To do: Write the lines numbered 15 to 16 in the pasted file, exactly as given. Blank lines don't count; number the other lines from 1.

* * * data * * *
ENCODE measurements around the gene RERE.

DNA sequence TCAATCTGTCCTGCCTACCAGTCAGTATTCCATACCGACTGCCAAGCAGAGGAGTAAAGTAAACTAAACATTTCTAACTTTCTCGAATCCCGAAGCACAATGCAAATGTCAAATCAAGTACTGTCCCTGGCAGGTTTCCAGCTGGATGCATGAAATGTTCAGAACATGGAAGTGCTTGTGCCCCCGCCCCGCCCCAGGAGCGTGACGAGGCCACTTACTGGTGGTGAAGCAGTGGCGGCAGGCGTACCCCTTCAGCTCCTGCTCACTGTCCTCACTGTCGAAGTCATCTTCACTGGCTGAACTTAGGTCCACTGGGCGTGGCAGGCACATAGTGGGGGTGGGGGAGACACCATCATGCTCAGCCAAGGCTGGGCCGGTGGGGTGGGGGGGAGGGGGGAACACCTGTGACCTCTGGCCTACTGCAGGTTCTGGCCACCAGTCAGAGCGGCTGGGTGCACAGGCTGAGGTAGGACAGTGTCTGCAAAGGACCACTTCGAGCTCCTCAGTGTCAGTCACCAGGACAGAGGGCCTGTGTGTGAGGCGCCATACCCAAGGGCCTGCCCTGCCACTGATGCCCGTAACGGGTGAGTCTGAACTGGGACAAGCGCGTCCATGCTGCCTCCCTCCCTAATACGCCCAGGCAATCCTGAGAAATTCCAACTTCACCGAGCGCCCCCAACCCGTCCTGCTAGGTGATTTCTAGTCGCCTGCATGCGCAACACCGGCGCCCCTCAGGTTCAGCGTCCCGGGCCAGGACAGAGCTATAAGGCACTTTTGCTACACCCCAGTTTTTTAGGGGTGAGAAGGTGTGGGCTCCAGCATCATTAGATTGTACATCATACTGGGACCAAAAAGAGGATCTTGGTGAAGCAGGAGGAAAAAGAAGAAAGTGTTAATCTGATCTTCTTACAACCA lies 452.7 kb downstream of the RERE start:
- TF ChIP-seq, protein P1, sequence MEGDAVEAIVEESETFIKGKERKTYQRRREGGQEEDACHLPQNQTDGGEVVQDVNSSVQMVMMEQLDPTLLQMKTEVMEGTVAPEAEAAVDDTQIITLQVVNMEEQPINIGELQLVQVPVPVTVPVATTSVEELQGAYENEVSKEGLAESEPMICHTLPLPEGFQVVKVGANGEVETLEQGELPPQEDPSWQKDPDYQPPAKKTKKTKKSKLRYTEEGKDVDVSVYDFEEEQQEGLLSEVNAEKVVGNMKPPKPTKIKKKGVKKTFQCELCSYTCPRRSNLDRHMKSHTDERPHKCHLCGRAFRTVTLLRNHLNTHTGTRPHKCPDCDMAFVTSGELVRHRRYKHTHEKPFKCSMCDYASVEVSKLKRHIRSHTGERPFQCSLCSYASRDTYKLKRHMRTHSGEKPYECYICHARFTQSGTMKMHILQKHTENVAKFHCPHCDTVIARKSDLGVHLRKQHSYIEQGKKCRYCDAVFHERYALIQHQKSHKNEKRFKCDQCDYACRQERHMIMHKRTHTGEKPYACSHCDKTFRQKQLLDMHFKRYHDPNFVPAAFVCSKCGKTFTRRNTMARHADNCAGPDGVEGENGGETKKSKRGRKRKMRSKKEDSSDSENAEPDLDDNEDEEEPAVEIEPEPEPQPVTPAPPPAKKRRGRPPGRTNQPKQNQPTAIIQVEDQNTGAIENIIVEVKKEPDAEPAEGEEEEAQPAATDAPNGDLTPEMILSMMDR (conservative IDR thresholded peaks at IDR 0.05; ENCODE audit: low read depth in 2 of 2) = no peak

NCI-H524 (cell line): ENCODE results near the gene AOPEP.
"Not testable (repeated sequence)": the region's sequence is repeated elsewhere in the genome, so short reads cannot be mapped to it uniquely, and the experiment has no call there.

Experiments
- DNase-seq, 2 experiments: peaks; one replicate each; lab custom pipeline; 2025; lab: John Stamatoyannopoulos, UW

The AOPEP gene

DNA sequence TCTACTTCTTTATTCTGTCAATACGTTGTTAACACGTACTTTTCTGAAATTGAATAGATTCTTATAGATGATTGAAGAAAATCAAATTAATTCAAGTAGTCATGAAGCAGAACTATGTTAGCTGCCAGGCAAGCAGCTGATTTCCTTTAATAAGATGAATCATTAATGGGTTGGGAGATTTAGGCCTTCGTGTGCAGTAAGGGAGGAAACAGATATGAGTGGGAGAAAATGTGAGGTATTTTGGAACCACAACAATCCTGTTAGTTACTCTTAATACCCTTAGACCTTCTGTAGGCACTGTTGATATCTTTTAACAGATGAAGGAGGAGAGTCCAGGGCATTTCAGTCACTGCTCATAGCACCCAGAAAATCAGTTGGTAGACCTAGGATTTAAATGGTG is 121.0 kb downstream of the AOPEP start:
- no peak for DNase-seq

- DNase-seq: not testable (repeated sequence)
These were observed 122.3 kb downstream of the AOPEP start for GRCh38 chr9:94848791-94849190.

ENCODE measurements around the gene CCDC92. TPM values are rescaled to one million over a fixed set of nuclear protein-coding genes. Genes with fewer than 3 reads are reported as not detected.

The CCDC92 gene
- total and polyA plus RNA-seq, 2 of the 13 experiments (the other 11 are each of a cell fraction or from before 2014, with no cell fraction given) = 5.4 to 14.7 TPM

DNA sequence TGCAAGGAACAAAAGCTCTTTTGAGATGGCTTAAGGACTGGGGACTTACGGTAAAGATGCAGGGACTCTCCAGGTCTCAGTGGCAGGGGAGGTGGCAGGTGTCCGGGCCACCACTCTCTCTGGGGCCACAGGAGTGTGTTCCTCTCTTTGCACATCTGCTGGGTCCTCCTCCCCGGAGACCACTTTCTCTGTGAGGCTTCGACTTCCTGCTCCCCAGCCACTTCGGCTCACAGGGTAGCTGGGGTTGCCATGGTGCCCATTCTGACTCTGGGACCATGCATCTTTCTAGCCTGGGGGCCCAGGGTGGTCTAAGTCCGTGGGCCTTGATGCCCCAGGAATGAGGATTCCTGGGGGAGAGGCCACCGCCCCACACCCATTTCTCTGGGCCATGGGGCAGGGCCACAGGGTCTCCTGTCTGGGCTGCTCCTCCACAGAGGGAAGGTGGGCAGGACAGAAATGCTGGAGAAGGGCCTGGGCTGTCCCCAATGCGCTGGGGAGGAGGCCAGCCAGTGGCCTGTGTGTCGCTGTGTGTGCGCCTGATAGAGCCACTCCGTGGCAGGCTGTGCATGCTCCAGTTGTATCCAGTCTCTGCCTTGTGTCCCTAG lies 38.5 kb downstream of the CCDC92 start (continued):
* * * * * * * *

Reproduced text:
- total and polyA plus RNA-seq, 2 of the 13 experiments (the other 11 are each of a cell fraction or from before 2014, with no cell fraction given) = 5.4 to 14.7 TPM

DNA sequence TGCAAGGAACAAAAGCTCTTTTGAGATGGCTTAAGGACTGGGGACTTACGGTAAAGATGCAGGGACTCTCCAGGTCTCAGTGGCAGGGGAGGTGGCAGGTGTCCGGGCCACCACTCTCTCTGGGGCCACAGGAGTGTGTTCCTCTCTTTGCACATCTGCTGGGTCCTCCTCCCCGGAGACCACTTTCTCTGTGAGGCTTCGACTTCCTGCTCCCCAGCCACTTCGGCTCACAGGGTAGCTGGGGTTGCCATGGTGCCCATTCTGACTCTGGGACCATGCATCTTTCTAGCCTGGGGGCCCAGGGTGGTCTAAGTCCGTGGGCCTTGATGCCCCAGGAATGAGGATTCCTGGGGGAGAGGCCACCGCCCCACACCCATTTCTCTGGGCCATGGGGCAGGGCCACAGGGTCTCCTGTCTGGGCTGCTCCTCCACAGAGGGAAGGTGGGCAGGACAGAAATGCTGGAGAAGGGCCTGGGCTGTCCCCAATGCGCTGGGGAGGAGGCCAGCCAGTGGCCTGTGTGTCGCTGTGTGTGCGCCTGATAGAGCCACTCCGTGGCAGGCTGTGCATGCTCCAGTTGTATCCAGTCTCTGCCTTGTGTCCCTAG lies 38.5 kb downstream of the CCDC92 start (continued):